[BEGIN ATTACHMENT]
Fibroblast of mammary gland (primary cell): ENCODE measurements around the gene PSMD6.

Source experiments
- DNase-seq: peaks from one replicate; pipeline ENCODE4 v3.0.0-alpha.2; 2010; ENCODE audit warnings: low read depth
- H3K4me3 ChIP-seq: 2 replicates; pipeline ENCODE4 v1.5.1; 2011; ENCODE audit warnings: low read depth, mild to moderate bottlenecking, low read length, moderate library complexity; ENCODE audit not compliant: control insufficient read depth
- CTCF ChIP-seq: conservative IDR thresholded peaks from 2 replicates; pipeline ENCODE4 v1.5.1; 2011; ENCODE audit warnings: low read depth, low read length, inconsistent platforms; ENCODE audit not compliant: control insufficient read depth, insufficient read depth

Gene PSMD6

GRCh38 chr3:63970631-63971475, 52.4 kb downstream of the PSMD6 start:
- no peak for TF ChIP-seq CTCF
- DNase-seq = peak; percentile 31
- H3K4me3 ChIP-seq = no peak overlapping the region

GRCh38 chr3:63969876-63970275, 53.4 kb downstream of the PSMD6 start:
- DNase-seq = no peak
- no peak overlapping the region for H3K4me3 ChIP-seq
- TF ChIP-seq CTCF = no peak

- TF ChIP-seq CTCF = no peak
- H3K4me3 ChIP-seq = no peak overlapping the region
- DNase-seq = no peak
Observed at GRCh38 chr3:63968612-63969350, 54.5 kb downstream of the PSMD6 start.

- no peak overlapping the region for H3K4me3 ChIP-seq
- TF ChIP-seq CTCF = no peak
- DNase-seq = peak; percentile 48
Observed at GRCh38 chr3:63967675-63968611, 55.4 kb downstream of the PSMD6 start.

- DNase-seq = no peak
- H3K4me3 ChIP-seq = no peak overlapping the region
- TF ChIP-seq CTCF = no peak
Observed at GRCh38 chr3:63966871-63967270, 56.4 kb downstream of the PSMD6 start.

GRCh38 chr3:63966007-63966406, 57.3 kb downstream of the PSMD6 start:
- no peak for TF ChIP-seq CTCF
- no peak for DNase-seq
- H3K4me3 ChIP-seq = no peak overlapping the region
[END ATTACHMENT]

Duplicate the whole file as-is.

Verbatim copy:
Fibroblast of mammary gland (primary cell): ENCODE measurements around the gene PSMD6.

Source experiments
- DNase-seq: peaks from one replicate; pipeline ENCODE4 v3.0.0-alpha.2; 2010; ENCODE audit warnings: low read depth
- H3K4me3 ChIP-seq: 2 replicates; pipeline ENCODE4 v1.5.1; 2011; ENCODE audit warnings: low read depth, mild to moderate bottlenecking, low read length, moderate library complexity; ENCODE audit not compliant: control insufficient read depth
- CTCF ChIP-seq: conservative IDR thresholded peaks from 2 replicates; pipeline ENCODE4 v1.5.1; 2011; ENCODE audit warnings: low read depth, low read length, inconsistent platforms; ENCODE audit not compliant: control insufficient read depth, insufficient read depth

Gene PSMD6

GRCh38 chr3:63970631-63971475, 52.4 kb downstream of the PSMD6 start:
- no peak for TF ChIP-seq CTCF
- DNase-seq = peak; percentile 31
- H3K4me3 ChIP-seq = no peak overlapping the region

GRCh38 chr3:63969876-63970275, 53.4 kb downstream of the PSMD6 start:
- DNase-seq = no peak
- no peak overlapping the region for H3K4me3 ChIP-seq
- TF ChIP-seq CTCF = no peak

- TF ChIP-seq CTCF = no peak
- H3K4me3 ChIP-seq = no peak overlapping the region
- DNase-seq = no peak
Observed at GRCh38 chr3:63968612-63969350, 54.5 kb downstream of the PSMD6 start.

- no peak overlapping the region for H3K4me3 ChIP-seq
- TF ChIP-seq CTCF = no peak
- DNase-seq = peak; percentile 48
Observed at GRCh38 chr3:63967675-63968611, 55.4 kb downstream of the PSMD6 start.

- DNase-seq = no peak
- H3K4me3 ChIP-seq = no peak overlapping the region
- TF ChIP-seq CTCF = no peak
Observed at GRCh38 chr3:63966871-63967270, 56.4 kb downstream of the PSMD6 start.

GRCh38 chr3:63966007-63966406, 57.3 kb downstream of the PSMD6 start:
- no peak for TF ChIP-seq CTCF
- no peak for DNase-seq
- H3K4me3 ChIP-seq = no peak overlapping the region